– Cezary Slawinski, International Agrophysics Vol. 31, Issue 1
"[...] For a working soil scientist I recommend this book as a reference to own. I will also recommend our university library acquire a copy. I think it a useful text for graduate students to use however I suspect that only the most motivated and mathematically literate of undergraduate students would cope with it – the book assumes a basic knowledge of soil science and mathematics. If there was an opportunity to run a focussed soil physics course this would certainly be a recommended, if not required, text. It is also a book I would recommend to civil engineering and geotechnical engineering students and practitioners."
– Dr Megan Balks, Soil News Issue # 2 – Vol # 65 – May 2017
"Overall, Essentials in Soil Physics adds to the already available book material in soil physics by providing information beyond classical textbooks and nicely showing the interaction between soil mechanics and classical soil physics (soil hydrology). All chapters provide useful information, although some chapters or subsections seem to be a little bit unbalanced between complexity and simplicity, which is unavoidable given the diversity of soil physics aspects presented. The editorial team has to be commended for putting such diverse material together in a comprehensive textbook. I would recommend this book to graduate and undergraduate students of soil physics, soil chemistry, and soil biology but also to professionals in these disciplines for lecture preparation."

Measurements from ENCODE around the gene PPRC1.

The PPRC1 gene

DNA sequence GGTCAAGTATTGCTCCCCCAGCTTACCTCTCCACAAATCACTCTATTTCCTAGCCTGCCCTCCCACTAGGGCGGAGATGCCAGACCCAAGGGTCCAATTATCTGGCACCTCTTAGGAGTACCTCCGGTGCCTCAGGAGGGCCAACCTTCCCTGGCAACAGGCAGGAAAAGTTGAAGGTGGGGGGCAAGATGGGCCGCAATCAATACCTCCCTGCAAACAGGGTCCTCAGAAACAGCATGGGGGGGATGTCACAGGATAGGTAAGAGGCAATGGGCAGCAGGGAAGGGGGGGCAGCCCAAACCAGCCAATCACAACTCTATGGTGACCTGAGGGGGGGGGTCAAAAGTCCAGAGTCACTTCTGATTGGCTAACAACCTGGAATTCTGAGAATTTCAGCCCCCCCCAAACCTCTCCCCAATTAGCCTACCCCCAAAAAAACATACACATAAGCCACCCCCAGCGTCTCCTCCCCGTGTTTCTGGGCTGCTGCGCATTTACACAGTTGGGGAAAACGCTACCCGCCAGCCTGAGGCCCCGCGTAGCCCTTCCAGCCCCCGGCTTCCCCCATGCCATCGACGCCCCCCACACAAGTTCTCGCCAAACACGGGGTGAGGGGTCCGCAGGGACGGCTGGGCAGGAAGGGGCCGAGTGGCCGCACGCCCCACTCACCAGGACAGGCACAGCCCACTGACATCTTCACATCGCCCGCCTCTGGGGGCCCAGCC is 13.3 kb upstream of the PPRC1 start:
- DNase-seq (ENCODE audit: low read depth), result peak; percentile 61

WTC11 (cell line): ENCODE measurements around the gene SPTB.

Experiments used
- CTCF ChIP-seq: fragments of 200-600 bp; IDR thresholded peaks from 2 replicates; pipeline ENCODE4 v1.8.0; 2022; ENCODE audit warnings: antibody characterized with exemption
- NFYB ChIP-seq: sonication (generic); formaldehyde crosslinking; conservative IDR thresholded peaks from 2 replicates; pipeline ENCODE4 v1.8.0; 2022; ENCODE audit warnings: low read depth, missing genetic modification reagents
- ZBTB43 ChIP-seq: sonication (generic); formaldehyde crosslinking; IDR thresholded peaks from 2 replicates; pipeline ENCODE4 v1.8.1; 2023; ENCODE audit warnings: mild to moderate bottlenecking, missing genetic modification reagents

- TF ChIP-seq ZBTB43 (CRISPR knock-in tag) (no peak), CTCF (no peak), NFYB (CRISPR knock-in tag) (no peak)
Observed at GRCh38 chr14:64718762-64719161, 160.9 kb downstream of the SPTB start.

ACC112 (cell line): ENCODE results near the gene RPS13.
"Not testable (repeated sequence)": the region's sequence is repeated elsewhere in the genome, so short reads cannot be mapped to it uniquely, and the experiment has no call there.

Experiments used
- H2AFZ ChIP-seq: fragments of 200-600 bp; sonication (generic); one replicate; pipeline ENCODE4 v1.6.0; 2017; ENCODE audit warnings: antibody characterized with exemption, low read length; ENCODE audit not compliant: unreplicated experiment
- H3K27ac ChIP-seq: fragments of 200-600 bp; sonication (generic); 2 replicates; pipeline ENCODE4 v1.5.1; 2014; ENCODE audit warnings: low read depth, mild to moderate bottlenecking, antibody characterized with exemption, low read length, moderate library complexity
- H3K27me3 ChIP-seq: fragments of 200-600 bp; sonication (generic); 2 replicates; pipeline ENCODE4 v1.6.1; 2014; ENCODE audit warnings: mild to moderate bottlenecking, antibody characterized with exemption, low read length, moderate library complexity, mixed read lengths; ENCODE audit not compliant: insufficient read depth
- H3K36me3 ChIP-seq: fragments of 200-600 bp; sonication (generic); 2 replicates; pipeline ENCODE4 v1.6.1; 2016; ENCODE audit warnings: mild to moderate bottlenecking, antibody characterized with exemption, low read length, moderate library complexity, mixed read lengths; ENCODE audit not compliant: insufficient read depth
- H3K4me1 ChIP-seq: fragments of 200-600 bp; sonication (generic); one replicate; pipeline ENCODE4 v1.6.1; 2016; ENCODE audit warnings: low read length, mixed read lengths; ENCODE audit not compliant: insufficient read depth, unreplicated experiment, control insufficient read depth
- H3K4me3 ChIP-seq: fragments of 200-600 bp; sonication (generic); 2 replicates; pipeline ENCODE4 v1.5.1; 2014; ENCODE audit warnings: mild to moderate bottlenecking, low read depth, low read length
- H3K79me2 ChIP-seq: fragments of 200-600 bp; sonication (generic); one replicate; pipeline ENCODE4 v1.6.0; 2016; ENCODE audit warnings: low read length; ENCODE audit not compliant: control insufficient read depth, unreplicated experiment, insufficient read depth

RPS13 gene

– Vadose Zone Journal Vol. 16, Iss. 5, 2017
"[...] Compared with other familiar English-language soil physics text-books, this book provides expanded discussion of soil structure, and its importance is well integrated into treatment of most other topics. Particularly unique is that pore arrangement is discussed in contexts of both pedogenesis and shorter-term dynamic processes associated with water and gas redistribution. This emphasis offers readers insight on the complexity of processes occurring in field soils. Throughout the book, foreshadowing of concepts is also used in order to make [...]
Overall, this textbook provides a new presentation of soil physics concepts for the English-language audience, many conceptual figures and examples that can provide useful references for course content, and a compliment of both core and less-commonly treated soil physics subject matter."
– Soil Science: March 2017 – Volume 182 – Issue 3 – p 114
Soils: integral part of our environment 10
Soil characteristics 11
1 Grain size distribution: texture 13
2 Soil structure and structural functions 33
3 Mechanical and hydraulic forces in soils 50
4 Interactions between water and soil 86
5 Distribution and hydrostatics of soil water 123
6 Movement of water within the soil 143
7 The gas-phase of soils 193
8 Thermal behaviour of soils 204
9 Combined water-, heat and gas budget of soils 221
10 Plant habitats and their physical modification 255
11 Soil erosion 280
12 Solute transport and filter processes in soils 293
13 Future Perspectives of Soil Physics 311
14 References 347
15 Commonly used units and conversion factors 373